Jammu & Kashmir H.C : Whether, on the facts and in the circumstances of the case, the Tribunal is right in law in holding that the income of the assessee from commission-cum-incidental charges for handling of chemical fertilizers as the sole agent of the J&K State Government, is exempt from the charge of tax under the provisions of s. 80P(2)(e) of the IT Act, 1961 ?

High Court Of Jammu & Kashmir

CIT vs. J&K Co-Operative Supply & Marketing

Section 80P(2)(e)

Asst. year 1974-75

Dr. B.P. Saraf, C.J. & Syed Bashir-Ud-Din, J.

IT Ref. No. 22 of 1983

14th November, 2000

Counsel Appeared

Anil Bhan, for the Revenue : None, for the Assessee

JUDGMENT

DR. B.P. SARAF, C.J. :

By this reference under s. 256(1) of the IT Act, 1961 (‘the Act’), at the instance of the Revenue, the Income-tax Appellate Tribunal, Amritsar Bench, Amritsar (“the Tribunal”), has referred the following question of law to this Court for opinion :

“Whether, on the facts and in the circumstances of the case, the Tribunal is right in law in holding that the income of the assessee from commission-cum-incidental charges for handling of chemical fertilizers as the sole agent of the J&K State Government, is exempt from the charge of tax under the provisions of s. 80P(2)(e) of the IT Act, 1961 ?”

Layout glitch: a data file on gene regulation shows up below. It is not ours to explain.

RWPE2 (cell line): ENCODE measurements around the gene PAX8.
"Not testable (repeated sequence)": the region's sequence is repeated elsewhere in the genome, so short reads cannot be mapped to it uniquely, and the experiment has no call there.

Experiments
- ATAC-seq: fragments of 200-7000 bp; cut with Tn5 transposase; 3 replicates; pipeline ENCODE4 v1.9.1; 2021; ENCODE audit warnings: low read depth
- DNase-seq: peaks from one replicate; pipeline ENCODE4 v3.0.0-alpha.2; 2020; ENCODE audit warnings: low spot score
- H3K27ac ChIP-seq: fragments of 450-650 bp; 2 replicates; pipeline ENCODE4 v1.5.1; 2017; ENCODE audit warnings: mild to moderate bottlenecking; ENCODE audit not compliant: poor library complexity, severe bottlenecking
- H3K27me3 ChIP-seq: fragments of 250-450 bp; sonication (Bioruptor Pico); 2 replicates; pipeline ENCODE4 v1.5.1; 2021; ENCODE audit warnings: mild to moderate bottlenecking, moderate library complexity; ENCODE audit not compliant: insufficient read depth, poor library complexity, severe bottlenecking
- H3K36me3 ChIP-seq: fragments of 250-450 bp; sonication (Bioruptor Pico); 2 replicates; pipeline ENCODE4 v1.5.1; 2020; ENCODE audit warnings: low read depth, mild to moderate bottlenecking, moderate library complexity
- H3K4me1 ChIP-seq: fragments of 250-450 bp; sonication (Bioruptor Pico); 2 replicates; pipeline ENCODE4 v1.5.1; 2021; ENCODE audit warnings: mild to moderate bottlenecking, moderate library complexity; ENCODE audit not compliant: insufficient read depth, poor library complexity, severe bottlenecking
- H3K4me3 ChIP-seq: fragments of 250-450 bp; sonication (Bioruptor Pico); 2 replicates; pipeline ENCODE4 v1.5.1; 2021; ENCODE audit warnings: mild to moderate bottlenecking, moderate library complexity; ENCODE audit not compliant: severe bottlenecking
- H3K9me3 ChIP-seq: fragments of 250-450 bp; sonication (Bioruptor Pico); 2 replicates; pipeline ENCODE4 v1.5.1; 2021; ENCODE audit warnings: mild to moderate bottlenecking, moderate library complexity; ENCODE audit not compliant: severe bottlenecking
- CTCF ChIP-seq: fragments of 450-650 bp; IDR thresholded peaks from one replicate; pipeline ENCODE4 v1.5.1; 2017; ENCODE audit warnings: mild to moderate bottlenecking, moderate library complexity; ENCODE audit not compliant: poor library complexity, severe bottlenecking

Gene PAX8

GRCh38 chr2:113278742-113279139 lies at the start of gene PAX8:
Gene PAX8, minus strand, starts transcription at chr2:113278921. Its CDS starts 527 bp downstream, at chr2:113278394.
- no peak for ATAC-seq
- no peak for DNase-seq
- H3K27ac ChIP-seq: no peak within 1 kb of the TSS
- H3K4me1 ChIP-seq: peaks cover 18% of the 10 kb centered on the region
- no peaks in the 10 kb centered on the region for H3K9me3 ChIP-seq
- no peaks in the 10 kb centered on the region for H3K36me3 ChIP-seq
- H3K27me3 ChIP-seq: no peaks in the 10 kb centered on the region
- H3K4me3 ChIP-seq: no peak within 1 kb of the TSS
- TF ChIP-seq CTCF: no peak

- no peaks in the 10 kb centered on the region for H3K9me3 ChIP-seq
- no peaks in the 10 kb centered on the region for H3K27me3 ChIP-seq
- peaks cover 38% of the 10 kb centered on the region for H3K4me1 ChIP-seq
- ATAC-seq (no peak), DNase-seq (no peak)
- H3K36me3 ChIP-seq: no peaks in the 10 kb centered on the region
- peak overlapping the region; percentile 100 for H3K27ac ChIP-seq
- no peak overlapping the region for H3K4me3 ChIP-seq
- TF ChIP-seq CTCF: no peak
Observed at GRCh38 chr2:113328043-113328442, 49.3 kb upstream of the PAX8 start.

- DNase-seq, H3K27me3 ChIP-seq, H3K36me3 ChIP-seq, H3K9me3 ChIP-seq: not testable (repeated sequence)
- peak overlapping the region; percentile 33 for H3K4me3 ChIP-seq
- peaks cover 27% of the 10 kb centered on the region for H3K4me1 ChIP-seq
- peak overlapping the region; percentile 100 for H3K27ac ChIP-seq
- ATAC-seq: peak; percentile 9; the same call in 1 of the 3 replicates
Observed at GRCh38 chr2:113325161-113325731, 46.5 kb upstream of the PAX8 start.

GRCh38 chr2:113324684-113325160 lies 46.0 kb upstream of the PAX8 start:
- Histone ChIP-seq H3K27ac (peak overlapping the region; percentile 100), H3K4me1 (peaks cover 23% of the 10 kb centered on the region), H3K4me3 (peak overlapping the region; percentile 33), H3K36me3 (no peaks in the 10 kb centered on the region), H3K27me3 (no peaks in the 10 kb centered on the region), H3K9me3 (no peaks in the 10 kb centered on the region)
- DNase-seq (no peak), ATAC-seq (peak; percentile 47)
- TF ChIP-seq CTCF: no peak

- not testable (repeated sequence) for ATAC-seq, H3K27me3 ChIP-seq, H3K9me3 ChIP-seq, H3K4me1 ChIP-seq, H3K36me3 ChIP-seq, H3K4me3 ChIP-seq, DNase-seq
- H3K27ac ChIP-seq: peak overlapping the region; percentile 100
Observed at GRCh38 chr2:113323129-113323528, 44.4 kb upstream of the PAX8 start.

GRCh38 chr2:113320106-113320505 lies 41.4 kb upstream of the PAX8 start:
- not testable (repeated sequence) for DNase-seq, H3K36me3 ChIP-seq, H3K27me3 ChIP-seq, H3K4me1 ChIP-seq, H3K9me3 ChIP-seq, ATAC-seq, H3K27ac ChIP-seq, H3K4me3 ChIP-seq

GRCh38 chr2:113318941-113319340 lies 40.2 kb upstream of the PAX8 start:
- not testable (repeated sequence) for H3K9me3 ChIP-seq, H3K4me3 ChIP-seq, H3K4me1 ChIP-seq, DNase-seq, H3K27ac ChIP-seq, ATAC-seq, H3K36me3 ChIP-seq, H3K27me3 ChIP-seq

The assessee is a co-operative society. It was appointed by the Government of Jammu and Kashmir as its sole agent for the import and distribution of chemical fertilizers allotted to it by the Central Government or purchased by it from the approved manufacturers. Under the terms of the agreement dt. 19th Feb., 1967 entered into between the assessee-society and the Government of Jammu and Kashmir, the assessee-society was to receive commission-cum-incidental charges on account of freight, handling and other charges on fertilizers to be shifted from rail head upto the distribution centres, etc. In its assessment for the asst. yr. 1974-75, the assessee claimed deduction under s. 80P of the IT Act, 1961 (“the Act”) in respect of the profits from the above activity. The ITO did not allow the claim of the assessee as he was of the opinion that the income of the assessee from handling of the fertilizers was not covered by s. 80P(2)(e) of the Act. The assessee appealed to the CIT(A). The CIT(A) accepted the claim of the assessee for deduction under s. 80P(2)(e) in view of the decision of the Tribunal in the assessee’s own appeals in respect of the asst. yrs. 1967-68 and 1968-69. The Revenue’s appeal to the Tribunal against the above order of the CIT(A) was rejected by the Tribunal by following its decision in the assessee’s own case in respect of earlier assessment years. Hence, this reference at instance of the Revenue.